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Tractor-Trailer Carrying 127-Ton Load Gets Stuck At Railroad Crossing

A tractor-trailer carrying a 127-ton load – so large that it required a special permit and a state trooper escort, got stuck at a difficult railroad crossing with enough time to warn train dispatchers, However, there’s no indication anyone alerted Amtrak before a passenger train crashed into it, injuring at least 55 people.

The truck was pulling an electrical distribution center nearly 16 feet tall and 16 feet wide, built by PCX Corp. in Clayton, North Carolina, for a customer in New Jersey, the Times Union reported.

railroad crossing

In this frame grab from video provided by WTVD-11, authorities respond to a collision between an Amtrak passenger train and a truck Monday in Halifax County, N.C. According to Halifax County Sheriff Wes Tripp, none of the injuries appeared to be life-threatening.

“It was a big project,” Dean A. Di Lillo, a PCX Corp. vice president, told The Associated Press on Tuesday. He declined to say how much the unit cost destroyed in Monday’s crash.

The load stretched for 164 feet – longer than half a football field – and required 13 axles to distribute the truck and load’s combined weight which equated to 255,000 pounds, the permit shows.

The tractor-trailer took a back roads route that included some tight squeezes, including a sharp left turn in Halifax, North Carolina, from a two-lane road, over the tracks and onto another two-lane road where it ended up getting stuck.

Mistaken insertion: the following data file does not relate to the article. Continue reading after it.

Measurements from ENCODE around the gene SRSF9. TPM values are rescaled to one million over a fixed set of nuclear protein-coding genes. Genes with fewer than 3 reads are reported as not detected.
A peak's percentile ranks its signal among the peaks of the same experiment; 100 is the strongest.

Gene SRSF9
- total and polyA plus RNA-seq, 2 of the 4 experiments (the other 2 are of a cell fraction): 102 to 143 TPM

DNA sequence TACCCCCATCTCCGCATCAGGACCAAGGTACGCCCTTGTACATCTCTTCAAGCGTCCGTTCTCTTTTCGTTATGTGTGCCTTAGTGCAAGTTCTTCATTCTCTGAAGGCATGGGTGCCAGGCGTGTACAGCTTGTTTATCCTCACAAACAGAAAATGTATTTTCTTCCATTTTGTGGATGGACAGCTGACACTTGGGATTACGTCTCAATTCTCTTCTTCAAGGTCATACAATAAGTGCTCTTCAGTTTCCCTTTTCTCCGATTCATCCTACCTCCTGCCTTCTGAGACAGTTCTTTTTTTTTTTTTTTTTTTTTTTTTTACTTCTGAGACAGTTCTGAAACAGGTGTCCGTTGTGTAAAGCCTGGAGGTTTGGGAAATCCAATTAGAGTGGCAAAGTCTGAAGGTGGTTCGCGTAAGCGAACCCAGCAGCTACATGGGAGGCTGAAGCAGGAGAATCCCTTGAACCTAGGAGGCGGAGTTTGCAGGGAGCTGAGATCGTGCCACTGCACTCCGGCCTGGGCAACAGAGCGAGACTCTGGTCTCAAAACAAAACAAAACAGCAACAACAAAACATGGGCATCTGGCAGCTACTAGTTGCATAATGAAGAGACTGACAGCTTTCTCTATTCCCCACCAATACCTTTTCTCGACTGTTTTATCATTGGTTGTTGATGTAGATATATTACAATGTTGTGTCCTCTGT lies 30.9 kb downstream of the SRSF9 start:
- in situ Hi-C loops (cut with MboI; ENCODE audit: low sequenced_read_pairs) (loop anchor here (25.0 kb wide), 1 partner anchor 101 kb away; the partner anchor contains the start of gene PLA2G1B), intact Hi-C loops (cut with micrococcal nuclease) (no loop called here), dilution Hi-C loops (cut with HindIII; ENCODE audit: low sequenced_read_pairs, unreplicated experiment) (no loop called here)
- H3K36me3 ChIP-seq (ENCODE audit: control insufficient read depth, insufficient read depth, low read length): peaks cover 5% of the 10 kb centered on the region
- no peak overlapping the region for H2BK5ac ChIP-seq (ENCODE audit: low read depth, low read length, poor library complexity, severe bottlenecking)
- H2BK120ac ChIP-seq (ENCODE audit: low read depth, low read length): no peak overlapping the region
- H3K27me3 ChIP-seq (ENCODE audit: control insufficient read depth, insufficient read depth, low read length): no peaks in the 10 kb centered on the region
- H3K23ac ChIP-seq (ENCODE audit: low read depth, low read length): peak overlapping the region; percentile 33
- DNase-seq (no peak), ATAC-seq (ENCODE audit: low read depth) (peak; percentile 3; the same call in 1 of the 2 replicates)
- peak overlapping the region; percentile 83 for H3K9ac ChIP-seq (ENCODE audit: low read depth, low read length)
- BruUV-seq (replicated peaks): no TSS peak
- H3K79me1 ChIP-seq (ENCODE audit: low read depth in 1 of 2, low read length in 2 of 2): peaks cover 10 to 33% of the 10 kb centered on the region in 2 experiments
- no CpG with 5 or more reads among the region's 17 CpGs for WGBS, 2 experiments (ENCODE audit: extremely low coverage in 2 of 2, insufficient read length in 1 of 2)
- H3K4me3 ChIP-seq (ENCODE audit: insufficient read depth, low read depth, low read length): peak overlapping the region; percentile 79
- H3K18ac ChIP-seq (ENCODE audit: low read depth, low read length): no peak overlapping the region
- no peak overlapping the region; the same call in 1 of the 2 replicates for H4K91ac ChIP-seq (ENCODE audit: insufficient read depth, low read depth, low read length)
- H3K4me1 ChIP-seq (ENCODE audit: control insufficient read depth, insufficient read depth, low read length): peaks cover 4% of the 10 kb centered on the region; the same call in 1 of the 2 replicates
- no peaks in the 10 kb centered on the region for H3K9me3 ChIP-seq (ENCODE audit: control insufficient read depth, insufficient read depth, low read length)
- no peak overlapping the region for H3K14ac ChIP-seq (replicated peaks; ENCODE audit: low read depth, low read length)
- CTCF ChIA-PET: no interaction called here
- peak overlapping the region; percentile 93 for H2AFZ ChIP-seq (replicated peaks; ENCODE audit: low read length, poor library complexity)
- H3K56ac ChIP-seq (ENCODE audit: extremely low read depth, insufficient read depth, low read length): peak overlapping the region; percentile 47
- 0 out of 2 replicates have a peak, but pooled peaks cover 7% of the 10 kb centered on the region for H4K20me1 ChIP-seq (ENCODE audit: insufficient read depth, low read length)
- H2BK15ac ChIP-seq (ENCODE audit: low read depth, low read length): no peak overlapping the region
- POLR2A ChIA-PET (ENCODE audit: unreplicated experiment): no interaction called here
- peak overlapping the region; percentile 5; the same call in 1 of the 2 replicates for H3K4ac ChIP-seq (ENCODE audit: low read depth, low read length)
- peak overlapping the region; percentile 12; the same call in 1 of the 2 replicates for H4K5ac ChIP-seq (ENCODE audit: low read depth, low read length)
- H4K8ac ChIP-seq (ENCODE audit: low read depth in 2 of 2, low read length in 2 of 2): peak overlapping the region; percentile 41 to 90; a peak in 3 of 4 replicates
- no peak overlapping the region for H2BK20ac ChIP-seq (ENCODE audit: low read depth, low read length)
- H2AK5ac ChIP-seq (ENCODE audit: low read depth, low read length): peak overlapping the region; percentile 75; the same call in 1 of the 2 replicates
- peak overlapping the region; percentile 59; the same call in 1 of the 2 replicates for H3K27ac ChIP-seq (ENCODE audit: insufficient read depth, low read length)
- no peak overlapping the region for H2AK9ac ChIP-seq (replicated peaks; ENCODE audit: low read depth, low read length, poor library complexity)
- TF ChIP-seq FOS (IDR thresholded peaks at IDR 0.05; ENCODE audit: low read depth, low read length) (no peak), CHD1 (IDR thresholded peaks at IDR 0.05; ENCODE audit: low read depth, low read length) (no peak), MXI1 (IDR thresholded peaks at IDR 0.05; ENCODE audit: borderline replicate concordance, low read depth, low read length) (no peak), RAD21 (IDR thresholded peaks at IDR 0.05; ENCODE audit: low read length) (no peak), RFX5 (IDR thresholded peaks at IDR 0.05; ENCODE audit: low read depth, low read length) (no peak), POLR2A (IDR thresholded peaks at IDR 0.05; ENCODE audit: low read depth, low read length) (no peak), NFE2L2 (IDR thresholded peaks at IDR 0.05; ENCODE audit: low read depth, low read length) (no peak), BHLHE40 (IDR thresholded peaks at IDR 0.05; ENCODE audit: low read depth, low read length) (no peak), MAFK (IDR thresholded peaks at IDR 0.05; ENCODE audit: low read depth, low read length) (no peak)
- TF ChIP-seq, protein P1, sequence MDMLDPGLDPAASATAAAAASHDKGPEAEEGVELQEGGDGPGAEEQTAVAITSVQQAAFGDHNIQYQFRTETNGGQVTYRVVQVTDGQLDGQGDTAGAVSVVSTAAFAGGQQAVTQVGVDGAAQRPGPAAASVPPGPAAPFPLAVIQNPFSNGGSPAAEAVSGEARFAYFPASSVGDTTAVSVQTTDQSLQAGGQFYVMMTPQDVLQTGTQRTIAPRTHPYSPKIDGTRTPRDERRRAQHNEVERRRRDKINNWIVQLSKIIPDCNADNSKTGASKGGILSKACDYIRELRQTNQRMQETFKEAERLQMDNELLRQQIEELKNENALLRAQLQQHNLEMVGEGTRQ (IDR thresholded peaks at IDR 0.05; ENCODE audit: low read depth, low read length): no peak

A former federal railroad regulator told the AP that a clearly established protocol requires constant contact between a truck driver, the trooper escort and the train dispatcher when trucks carry oversized cargo across tracks.

However, State Highway Patrol spokesman Jeff Gordon said the drivers, not troopers, are responsible for warning trains.

Protocol calls for troopers escorting trucks to “clear their routes and inform the railroad dispatchers what they’re doing,” said Steve Ditmeyer, a former Federal Railroad Administration official who teaches railway management at Michigan State University.

Even if they lose contact, they are still able to reach a dispatcher through toll-free numbers that have been posted at crossings for decades, Ditmeyer said.

“That dispatcher would have immediately put up a red signal for Amtrak and radioed Amtrak to stop,” he said.

CSX spokeswoman Kristin Seay declined to comment if anyone called before the crash. “That’s all going to be part of the investigation,” she said.

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